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Zombie bees

A parasitic fly was recently discovered to be infesting honey bees– the press wildly extrapolated it into being the cause of CCD.  I’ve kept in touch with the researchers in San Francisco, and with beekeepers in the affected areas.  The study is ongoing.

The fly is a native parasite that normally parasitizes bumblebees and paper wasps.  It is not the species of fly introduced to control the fire ant!

The authors write:
“It is possible that A. borealis expanded its host range to include the non-native honey bee many years ago and has gone unnoticed because infected bees abandon their hive and flies occurred undetected in low densities. We believe it is more likely that the phenomenon we report represents a recent host shift and an emerging problem for honey bees.”
If this is indeed a host shift, that would be bad news. But it could simply be that we’ve just never noticed it. I’ve spoken with the large commercial beekeeper in whose operation the fly was discovered, and he hasn’t even noticed it.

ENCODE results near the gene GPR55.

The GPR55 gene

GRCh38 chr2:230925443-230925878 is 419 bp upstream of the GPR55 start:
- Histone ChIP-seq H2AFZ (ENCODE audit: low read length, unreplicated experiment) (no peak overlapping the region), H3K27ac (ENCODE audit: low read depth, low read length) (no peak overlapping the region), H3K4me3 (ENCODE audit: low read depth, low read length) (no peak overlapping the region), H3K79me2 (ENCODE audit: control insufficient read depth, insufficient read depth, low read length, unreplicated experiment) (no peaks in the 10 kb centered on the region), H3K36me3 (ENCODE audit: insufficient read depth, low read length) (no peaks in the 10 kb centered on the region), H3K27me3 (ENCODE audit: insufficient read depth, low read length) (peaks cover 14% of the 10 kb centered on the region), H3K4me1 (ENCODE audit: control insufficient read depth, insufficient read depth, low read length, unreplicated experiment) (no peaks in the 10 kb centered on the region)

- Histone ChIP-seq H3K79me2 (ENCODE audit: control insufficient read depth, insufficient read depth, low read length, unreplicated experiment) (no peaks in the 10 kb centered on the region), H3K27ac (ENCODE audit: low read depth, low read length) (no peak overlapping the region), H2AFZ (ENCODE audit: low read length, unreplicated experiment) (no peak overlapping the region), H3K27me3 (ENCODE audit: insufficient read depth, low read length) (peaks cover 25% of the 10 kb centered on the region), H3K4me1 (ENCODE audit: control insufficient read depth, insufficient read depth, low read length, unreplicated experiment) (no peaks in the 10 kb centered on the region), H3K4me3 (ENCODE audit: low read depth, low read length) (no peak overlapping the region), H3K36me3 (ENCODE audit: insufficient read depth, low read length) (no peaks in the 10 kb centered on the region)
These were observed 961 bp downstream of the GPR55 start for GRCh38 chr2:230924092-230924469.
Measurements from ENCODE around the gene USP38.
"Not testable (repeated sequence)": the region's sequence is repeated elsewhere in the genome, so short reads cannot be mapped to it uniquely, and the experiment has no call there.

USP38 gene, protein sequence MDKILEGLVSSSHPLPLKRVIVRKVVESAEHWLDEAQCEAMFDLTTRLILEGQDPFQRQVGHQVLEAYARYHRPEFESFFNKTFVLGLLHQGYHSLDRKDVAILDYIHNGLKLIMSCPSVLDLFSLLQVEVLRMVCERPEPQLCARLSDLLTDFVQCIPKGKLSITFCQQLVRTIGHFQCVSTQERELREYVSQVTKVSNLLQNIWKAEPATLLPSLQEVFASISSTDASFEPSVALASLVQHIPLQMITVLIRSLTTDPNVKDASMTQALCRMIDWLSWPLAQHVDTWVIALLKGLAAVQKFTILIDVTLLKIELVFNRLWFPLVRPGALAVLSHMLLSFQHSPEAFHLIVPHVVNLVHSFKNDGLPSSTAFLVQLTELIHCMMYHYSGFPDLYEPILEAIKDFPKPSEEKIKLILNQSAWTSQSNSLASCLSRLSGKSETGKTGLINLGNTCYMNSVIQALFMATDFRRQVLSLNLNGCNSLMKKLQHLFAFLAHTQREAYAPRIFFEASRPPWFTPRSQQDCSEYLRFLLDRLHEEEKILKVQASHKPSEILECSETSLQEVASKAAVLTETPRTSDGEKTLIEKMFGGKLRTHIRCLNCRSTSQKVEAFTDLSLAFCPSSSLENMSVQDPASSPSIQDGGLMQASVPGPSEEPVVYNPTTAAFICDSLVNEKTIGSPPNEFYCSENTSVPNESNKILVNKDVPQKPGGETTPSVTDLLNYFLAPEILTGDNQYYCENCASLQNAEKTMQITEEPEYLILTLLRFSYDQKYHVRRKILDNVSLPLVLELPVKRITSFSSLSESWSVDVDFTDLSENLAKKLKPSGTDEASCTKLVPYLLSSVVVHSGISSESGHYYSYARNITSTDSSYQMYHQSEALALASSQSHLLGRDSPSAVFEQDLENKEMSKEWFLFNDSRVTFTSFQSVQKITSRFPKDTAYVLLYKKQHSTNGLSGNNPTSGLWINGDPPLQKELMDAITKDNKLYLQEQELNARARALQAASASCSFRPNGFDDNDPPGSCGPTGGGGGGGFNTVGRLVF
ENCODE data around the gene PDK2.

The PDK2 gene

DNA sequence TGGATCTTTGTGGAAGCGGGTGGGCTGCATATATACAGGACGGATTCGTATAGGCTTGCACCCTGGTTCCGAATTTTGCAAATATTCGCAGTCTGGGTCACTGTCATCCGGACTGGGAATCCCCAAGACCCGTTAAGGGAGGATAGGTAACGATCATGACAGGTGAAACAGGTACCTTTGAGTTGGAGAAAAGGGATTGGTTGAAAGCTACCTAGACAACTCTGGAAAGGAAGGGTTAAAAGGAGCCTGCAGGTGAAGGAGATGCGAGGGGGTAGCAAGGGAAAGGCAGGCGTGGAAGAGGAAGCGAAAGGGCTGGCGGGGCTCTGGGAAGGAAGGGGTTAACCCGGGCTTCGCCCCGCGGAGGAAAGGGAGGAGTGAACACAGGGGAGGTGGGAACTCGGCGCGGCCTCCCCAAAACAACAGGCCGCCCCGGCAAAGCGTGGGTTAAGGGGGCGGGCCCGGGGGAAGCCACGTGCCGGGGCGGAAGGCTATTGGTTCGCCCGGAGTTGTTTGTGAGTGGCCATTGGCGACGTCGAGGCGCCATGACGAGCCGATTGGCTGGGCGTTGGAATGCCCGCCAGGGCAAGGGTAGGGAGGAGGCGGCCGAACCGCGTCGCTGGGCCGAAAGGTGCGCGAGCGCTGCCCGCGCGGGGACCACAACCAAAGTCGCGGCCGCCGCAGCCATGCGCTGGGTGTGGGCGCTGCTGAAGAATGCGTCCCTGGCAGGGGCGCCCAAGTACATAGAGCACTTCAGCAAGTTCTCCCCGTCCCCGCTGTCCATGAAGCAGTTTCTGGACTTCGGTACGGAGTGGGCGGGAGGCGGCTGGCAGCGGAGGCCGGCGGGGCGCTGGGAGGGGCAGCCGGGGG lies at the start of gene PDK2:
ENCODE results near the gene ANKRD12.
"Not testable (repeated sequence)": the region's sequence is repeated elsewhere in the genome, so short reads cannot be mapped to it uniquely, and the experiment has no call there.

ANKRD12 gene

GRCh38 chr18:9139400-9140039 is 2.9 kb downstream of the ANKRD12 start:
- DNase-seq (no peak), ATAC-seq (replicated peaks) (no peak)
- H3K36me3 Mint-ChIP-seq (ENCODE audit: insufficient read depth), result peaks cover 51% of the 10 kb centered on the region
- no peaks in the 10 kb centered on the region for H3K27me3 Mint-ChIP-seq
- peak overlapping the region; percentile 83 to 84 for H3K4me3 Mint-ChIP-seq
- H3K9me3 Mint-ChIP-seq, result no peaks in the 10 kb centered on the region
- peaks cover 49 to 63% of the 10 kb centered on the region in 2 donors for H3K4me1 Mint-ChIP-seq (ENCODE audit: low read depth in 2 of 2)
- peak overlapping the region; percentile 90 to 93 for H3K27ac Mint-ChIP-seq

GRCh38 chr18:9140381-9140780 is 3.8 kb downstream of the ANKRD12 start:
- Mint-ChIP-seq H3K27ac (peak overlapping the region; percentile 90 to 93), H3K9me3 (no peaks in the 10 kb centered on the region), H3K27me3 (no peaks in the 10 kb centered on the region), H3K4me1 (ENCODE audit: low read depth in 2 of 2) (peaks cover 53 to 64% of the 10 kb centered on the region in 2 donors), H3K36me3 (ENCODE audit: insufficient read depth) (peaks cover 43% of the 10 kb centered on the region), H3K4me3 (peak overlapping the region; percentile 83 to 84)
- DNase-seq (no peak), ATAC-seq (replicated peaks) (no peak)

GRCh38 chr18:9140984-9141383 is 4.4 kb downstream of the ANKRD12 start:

In the Bay Area hives that the researchers studied, it only appeared to be a significant problem in Sept/Oct, and even then only at very low levels–only a few percent of the foragers were infected.
Local beekeepers can test for the parasite’s presence by putting an overhead light near hives at night and collecting any bees that are drawn to it. Put the bees into a jar with ventilation (coffee filter rubberbanded over the top) and allow them to die naturally (I’m using that term very loosely in this case).
Keep the jar at room temperature for a week, and check to see if fruitfly-sized flies emerge. Please let me know if you find any!

Update 5 April 2018–Get involved!  A new citizen science 4-H organization in Minnesota is now tracking reports from beekeepers who have found A. borealis in their operations.  Please contact them at ZomBeeWatch.org

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